Driving County Roads

An on line journal sharing my views. The content reflects my background as a rural person employed in agriculture and as a retired elected official of local government.

Friday, May 04, 2007


As the governor and legislators play political games, our local roads are falling apart. Nicollet County Highway Engineer, Mike Wagner updated the board yesterday about road needs and his deep concern for the condition of our county roads. The money is not coming from the proper funding source i.e. a gas tax. The county is looking at levying $1,000,000 (property tax dollars) for road funding in 2008. In the past the county has used the levy as well as bonding to pay for roads. This is not good public policy.

No New Money
We have not had an increase in the gas tax since 1988. This is the source of funding for local roads i.e. county, city, and township. Yes, each of these units of government has an obligation to spend some of their own levy dollars for roads. And that is exactly what we have been forced to do. Is this fair? Absolutely not! The property tax should not have to shoulder the whole burden for roads. Many people other than our own residents use the roads. A good example of this is Nicollet County number 5 or the Fort Road. We have truckers hauling rock from Morton on this road and we have many people driving west to Jackpot Casino using the road. And there are many other examples. The basic point is that the people who use the road should have a bigger responsibility to pay for it and that can only be done through a gas tax.

Rising Costs The funding has stayed flat since 1988. But the expenses have increased. Everything costs much more now: labor, fuel, product, right of way purchases etc. You simply can’t build a road or even maintain it with less and less resources. When resurfacing is put off, a stopgap measure is pavement patching. This is folly! The process and materials are very expensive and it is not the answer. It only delays the inevitable. And the inevitable will be much more expensive when and if it is done!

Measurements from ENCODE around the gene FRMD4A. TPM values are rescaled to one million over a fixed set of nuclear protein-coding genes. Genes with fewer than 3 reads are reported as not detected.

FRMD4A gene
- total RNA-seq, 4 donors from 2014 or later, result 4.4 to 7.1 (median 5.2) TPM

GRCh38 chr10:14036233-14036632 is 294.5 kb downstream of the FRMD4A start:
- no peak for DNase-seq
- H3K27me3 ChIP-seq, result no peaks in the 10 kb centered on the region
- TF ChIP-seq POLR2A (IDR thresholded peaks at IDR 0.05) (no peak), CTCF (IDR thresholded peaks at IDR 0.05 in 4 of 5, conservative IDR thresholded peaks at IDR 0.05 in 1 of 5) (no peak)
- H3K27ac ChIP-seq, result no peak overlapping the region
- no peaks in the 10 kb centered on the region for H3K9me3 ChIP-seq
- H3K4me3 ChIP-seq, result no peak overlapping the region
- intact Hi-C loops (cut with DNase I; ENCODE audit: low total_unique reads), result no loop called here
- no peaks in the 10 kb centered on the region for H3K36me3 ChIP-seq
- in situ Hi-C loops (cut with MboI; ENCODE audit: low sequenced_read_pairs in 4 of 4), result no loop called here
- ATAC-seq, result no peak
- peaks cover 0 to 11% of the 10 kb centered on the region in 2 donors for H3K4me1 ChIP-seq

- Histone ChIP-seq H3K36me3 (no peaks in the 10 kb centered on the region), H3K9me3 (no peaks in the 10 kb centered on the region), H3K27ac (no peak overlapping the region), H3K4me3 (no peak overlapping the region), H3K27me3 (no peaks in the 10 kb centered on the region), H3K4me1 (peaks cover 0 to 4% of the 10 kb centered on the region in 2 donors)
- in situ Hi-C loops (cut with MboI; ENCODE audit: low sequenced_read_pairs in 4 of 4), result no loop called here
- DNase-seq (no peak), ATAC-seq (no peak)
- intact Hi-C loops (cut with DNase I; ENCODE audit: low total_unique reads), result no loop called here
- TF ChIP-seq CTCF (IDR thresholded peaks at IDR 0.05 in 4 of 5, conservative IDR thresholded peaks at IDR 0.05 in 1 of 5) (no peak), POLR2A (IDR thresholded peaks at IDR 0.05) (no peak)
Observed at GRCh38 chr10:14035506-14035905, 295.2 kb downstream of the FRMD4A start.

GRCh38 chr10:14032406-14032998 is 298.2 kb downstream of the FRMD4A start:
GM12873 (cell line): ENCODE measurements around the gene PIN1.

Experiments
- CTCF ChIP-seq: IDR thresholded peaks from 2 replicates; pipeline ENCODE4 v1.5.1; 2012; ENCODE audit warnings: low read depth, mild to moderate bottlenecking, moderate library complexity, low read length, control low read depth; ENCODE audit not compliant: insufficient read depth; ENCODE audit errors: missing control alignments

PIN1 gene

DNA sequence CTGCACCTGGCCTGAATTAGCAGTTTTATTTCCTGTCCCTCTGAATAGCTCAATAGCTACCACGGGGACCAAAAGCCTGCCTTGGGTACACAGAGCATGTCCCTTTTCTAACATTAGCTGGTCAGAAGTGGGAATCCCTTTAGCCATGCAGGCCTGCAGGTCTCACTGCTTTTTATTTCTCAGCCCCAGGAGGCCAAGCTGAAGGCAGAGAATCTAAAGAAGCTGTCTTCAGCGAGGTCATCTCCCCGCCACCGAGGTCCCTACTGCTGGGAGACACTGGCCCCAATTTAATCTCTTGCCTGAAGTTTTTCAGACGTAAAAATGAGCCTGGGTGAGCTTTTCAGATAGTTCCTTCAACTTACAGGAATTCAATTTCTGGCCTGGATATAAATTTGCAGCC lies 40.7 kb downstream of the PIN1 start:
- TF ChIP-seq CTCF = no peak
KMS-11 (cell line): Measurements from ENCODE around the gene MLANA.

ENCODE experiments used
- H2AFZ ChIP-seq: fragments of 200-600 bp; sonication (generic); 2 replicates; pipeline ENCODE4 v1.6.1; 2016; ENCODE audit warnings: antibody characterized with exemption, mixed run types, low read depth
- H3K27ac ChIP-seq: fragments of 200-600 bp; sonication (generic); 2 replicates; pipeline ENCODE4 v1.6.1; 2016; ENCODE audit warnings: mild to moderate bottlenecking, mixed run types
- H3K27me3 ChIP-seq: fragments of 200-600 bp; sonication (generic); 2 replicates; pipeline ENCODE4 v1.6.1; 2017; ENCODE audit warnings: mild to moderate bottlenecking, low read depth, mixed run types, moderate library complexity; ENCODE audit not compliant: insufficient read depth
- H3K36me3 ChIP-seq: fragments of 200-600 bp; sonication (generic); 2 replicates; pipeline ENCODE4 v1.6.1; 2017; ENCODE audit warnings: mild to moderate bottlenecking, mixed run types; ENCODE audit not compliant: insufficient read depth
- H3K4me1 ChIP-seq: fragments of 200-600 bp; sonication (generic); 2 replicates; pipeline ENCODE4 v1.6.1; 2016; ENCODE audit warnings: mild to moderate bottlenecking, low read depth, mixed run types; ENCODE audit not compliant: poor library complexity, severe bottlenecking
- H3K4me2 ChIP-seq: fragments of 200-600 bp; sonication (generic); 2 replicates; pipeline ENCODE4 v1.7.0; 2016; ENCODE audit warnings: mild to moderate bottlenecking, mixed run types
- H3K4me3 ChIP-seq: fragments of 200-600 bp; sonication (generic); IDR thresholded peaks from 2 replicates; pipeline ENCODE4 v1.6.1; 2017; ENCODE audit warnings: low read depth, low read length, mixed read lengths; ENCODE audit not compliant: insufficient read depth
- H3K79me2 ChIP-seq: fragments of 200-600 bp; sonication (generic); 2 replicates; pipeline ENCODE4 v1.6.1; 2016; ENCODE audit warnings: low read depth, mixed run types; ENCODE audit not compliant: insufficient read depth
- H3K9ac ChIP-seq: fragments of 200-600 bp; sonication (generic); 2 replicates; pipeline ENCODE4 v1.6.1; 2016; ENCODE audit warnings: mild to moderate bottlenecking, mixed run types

Heavier Loads – More Trips Nicollet County and all of southern Minnesota is experiencing a renaissance of sorts in agriculture. Today’s farming is “Not Your Father’s Farming”. Five-axle semi-tractor trailers are the standard farm equipment. Along with these are grain wagons, large tractors, combines, and heavy tillage equipment. In Minnesota, half of all privately registered heavy commercial vehicles are owned by farm or agriculture-related businesses.

Personal Example
In the past (like ten years ago) we used a small farm truck to haul 25 hogs four miles to the station (6625 pounds excluding the truck weight). Today, a semi trailer hauling 185 hogs (49,025 excluding truck weight) hauls them to Austin, Minnesota. This is repeated all over southern Minnesota. Hog production here has tripled since 1970.

Ethanol Growth
Minnesota’s ethanol industry is the third largest in the nation. In Southern Minnesota, about one third of the corn produced will flow to the ethanol plants. This corn will move mostly on local roads as a typical procurement area is within a thirty-mile radius of the plant. And what goes in must come out. Some of the finished product will move by truck, adding more traffic and use of roads. Also the distiller’s grain by-product must be transported to the feedlots.

2007 needs with 1988 funds
This increased activity means many more vehicles making more trips on the same old worn out roads. And it means the road authorities are challenged to maintain and improve today’s road activity with 1988 funding. It just can’t be done. The breaking point is near. We need a 10 cent gas tax increase. The money does not go very far. Consider that even a three cent increase will only give Nicollet County $150,000.

Political Hacks or Statesmen?
The Governor and the legislators need to stop looking to the next election and start looking at the needs of the citizens. We need a gas tax to fund roads and keep Minnesota’s economy rolling. end


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